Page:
A handful of bills up for consideration in the Arizona Legislature would alter or abolish the use of photo enforcement on roadways throughout the state.
The use of red-light and speed cameras has been a contentious issue in Arizona the past couple of years. In 2008, then Gov. Janet Napolitano brought the enforcement tool to the state in hopes of eventually deploying a total of 170 mobile and stationary enforcement cameras and red-light cameras along state roads.
While touting the perceived safety benefits, Napolitano also acknowledged the economic benefit of cameras. She touted projections that the state would clear $90 million along one stretch of freeway in Scottsdale.
Critics of the enforcement tool, including the Owner-Operator Independent Drivers Association, question whether cameras are solely intended to keep people safe. OOIDA says the proof is found in the economic benefits highlighted by the former governor.
“The motivation of every player in this deal is economics. Whether it’s the local jurisdiction or the manufacturer, that’s not reasonable justification for doing that,” OOIDA Executive Vice President Todd Spencer told Land Line.
Since then, like-minded lawmakers have been actively trying to get legislation through the statehouse that would rein in use of the cameras or get rid of them completely. Among the bills addressing the issue are two measures that seek to get rid of speed cameras on the state’s highways.
The first bill – HB2085 – would mandate that a citation from the photo enforcement system be issued by a police officer at the time of the violation. While the bill doesn’t repeal the state’s photo enforcement program, it does make it nearly impossible to operate by inserting the requirement for an officer to hand out a citation.
Another bill – HB2213 – would prohibit a public agency of the state from signing or renewing a photo enforcement contract unless it has first been approved by lawmakers.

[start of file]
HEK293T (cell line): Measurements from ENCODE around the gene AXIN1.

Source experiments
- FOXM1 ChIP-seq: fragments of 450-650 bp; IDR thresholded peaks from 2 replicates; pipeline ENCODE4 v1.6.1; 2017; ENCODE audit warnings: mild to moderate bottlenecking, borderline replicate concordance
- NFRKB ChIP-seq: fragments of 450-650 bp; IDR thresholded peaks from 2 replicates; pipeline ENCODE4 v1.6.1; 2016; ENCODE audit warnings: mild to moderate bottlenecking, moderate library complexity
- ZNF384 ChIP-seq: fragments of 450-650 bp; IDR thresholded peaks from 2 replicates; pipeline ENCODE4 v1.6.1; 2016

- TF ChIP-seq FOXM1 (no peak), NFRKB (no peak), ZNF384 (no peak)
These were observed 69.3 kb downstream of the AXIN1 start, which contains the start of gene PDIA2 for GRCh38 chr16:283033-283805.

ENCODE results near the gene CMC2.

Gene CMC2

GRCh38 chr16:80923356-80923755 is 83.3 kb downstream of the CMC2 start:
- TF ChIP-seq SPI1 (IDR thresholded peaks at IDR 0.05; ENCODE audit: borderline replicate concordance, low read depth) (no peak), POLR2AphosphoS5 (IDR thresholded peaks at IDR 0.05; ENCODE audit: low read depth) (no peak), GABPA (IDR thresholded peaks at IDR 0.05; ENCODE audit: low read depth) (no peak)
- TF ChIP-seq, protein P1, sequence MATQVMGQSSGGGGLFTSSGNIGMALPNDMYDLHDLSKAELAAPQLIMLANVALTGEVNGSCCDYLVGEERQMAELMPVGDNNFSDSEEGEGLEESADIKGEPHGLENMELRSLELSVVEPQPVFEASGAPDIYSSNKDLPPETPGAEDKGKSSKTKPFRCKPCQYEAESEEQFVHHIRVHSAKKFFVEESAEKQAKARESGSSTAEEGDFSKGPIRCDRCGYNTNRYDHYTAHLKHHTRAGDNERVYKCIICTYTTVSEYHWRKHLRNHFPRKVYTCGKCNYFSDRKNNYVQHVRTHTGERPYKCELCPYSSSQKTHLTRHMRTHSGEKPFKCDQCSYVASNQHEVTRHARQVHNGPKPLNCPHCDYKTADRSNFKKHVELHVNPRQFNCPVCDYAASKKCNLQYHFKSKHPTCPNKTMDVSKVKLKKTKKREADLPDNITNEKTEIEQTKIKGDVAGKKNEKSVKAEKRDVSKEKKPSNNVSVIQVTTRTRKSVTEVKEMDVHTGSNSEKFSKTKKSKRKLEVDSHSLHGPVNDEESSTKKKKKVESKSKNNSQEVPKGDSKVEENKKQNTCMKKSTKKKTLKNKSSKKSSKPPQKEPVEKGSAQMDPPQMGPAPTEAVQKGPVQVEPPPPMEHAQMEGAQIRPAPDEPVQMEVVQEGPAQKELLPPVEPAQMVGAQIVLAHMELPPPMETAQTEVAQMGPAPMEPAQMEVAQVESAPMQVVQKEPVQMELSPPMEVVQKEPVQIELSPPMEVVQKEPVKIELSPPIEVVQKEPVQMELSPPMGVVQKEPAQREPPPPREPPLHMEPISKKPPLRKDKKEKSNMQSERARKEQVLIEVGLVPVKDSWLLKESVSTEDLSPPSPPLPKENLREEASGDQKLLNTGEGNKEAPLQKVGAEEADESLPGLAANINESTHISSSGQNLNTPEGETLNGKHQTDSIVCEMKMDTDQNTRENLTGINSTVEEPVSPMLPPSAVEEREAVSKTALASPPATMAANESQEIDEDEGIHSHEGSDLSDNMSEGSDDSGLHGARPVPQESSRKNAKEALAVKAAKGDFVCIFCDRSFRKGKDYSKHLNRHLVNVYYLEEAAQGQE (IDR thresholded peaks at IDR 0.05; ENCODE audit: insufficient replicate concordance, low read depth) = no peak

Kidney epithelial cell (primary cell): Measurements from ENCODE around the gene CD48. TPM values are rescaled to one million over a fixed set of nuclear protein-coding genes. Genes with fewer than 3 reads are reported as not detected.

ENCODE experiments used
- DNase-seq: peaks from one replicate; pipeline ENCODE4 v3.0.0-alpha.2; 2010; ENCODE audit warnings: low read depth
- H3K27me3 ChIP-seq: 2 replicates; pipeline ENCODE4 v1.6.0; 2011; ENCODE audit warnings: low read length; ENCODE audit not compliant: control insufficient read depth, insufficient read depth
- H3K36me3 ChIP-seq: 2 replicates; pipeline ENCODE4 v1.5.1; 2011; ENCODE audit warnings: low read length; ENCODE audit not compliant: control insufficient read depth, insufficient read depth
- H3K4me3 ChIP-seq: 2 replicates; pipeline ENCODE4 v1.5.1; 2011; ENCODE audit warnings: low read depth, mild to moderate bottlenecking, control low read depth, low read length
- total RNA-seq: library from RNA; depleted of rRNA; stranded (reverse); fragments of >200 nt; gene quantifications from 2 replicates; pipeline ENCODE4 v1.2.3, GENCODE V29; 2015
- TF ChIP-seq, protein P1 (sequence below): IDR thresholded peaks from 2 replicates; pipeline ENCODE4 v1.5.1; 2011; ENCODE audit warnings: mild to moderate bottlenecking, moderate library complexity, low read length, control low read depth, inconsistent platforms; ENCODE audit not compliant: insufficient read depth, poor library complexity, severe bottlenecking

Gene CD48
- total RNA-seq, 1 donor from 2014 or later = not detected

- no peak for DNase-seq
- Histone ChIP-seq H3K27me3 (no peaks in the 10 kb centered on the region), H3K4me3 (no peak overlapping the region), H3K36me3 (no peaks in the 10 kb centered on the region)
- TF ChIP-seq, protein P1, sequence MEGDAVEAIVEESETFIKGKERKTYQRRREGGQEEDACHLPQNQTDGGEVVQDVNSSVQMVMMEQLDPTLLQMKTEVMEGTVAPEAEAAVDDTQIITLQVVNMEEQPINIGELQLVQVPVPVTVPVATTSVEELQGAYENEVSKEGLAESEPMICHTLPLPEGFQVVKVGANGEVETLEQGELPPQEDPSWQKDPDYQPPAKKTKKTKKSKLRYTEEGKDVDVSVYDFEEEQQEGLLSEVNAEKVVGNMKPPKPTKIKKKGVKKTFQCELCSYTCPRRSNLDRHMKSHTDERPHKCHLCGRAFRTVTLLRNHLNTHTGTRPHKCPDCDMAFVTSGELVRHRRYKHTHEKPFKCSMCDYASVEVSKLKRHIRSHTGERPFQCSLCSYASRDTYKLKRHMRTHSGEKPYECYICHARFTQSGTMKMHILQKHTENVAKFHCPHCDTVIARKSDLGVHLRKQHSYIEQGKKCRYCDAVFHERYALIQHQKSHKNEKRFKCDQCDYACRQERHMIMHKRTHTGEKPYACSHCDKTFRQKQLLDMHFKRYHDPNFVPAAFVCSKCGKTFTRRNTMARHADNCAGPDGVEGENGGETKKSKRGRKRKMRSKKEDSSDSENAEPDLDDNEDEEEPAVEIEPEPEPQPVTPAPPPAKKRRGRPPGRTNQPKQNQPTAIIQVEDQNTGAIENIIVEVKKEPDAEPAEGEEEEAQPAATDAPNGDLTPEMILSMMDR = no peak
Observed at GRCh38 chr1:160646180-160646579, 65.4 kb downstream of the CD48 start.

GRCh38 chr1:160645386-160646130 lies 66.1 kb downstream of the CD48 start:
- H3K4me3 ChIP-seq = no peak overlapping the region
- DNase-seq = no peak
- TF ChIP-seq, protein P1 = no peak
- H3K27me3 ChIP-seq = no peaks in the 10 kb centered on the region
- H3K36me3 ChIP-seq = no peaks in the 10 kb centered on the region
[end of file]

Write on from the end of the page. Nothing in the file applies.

Concern about “gotcha” tickets at intersections with red-light cameras is addressed in another bill – HB2238.
A violation for running a red light by a photo system could be given only if the vehicle is photographed at least one second after the signal turns to a steady red. Intended to avoid communities shortening the length of their yellow times, the duration of yellow lights would also be set by the Arizona Department of Transportation.
A separate effort wouldn’t mess around with any provisions to put limits on the program. SB1129 would cut straight to the chase and repeal the state’s photo enforcement system.
Whether any of the bills to restrict or banish the use of cameras will be able to advance through both chambers of the statehouse, the long-term prospects of the state’s program is uncertain. Gov. Jan Brewer has indicated she is willing to let the state’s contract to use the cameras expire this July, and allow voters to have the final say on the program’s future.
With that in mind, House Concurrent Resolution 2022 would authorize putting a question on the November ballot to ask voters whether the state and local municipalities may use cameras to enforce traffic laws.
To view other legislative activities of interest for Arizona, click here.
– By Keith Goble, state legislative editor
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